Where The Wild Things Are

It’s been a great week for a swim. The area beaches are pristine, the water is clean and cool, and with the mercury flirting with 90 degrees in recent days, plenty of people are in the water. It’s a quintessential Cape Cod summer. But heed this gentle reminder: the ocean is where the wild things are.

The waters off the Lower and Outer Cape are particularly sharky right now. On Tuesday alone, the Atlantic White Shark Conservancy’s “Sharktivity” phone app went off at least three times, warning of white sharks spotted from beaches between Truro and Eastham. The day before, researchers tagged a shark off Monomoy.

Wondering whether sharks could be in the water where you’re swimming? We offer this tongue-in-cheek test. First, put your finger in the water. Next, put that finger in your mouth. If it tastes salty, sharks could be present.

The truth is this: seals are plentiful in Nantucket Sound and in Pleasant Bay. Sharks are routinely seen on east-facing beaches and in Cape Cod Bay. The only guaranteed way to avoid sharks is to swim in a pond.

The splashy headlines in the Boston media notwithstanding, it’s not news that there are sharks in the ocean. What’s important is to understand the risks of being in the water, and to take prudent steps to minimize the chance of interacting with a shark.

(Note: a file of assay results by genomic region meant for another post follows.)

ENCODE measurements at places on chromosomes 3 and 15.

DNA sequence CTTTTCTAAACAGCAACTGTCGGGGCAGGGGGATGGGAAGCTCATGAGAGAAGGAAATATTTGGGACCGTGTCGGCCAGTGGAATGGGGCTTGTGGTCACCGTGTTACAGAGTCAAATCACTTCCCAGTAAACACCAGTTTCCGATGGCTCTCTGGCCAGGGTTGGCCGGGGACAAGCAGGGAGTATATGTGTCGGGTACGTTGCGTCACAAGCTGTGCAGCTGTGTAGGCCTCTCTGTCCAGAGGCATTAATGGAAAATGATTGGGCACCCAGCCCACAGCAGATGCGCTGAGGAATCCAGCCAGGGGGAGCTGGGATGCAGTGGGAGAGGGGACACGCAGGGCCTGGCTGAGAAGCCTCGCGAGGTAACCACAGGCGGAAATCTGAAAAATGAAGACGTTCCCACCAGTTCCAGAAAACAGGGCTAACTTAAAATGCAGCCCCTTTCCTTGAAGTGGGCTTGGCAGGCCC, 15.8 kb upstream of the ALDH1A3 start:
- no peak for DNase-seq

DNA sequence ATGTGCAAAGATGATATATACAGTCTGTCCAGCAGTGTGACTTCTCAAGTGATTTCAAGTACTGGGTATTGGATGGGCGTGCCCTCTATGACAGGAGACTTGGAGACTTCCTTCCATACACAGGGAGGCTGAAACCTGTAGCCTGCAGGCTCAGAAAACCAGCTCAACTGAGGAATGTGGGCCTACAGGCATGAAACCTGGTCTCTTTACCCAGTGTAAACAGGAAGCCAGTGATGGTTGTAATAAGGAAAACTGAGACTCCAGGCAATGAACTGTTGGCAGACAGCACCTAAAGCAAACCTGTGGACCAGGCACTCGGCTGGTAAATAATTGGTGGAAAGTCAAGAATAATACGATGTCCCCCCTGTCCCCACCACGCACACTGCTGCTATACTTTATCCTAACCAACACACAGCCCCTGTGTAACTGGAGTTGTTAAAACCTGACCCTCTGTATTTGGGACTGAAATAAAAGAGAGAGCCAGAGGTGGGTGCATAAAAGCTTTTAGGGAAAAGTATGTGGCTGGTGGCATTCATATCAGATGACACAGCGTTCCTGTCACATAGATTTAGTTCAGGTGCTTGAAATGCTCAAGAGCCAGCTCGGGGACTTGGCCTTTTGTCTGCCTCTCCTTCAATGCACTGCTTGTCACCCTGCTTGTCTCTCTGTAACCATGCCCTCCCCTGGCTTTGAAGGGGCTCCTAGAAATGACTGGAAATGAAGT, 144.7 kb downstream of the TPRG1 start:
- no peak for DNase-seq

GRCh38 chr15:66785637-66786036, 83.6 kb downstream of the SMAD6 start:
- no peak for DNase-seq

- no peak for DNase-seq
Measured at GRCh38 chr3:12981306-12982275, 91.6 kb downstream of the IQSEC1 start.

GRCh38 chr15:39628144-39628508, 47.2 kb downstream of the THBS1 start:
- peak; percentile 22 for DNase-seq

When you’re on the water, stay close to shore and swim, paddle or surf in groups. Follow the instructions on beach signs, heed warning flags and listen to the instructions of lifeguards. Naturally, don’t swim or surf near seals, which are the primary food source of white sharks. There are plenty of other good reasons to stay away from seals, which can inflict nasty bites or scratches. They’re also protected by federal law.

For even more detailed information, we recommend checking out the Cape Cod National Seashore's shark safety webpage at www.nps.gov/caco/planyourvisit/sharksafety.htm.

If you follow these rules, you’ll greatly reduce your risk of getting too close to a white shark. And you’ll be able to focus on the important parts of summer: the sun, surf and sand – and the ice cream truck.